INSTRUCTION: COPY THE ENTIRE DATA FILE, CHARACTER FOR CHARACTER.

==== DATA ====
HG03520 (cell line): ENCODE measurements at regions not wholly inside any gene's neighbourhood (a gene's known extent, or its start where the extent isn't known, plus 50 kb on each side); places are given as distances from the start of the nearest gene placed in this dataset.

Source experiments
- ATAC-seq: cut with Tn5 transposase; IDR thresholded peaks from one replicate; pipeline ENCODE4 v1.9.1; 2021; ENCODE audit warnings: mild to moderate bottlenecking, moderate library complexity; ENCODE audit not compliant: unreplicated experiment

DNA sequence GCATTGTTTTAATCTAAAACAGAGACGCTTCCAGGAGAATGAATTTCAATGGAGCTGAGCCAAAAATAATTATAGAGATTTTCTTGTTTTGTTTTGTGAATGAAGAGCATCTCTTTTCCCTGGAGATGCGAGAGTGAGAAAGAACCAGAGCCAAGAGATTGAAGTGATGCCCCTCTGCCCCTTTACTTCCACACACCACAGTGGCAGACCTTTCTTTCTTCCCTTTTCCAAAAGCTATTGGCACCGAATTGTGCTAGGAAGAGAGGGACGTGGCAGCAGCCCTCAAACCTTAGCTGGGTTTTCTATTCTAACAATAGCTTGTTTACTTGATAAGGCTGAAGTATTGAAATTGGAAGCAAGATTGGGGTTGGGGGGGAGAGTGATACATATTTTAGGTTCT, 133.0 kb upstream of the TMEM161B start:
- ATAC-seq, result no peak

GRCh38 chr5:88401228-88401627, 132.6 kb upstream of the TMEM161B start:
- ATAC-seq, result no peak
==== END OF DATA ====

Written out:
HG03520 (cell line): ENCODE measurements at regions not wholly inside any gene's neighbourhood (a gene's known extent, or its start where the extent isn't known, plus 50 kb on each side); places are given as distances from the start of the nearest gene placed in this dataset.

Source experiments
- ATAC-seq: cut with Tn5 transposase; IDR thresholded peaks from one replicate; pipeline ENCODE4 v1.9.1; 2021; ENCODE audit warnings: mild to moderate bottlenecking, moderate library complexity; ENCODE audit not compliant: unreplicated experiment

DNA sequence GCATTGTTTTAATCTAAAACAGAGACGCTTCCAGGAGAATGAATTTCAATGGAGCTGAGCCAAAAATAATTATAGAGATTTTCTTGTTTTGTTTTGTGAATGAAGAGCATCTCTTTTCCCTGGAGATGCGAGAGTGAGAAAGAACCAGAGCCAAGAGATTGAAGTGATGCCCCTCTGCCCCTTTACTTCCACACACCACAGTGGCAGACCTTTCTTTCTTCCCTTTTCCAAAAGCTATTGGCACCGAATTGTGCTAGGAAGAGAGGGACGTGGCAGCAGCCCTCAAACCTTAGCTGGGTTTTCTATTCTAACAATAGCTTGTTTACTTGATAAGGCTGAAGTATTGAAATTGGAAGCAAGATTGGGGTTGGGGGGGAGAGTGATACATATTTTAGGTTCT, 133.0 kb upstream of the TMEM161B start:
- ATAC-seq, result no peak

GRCh38 chr5:88401228-88401627, 132.6 kb upstream of the TMEM161B start:
- ATAC-seq, result no peak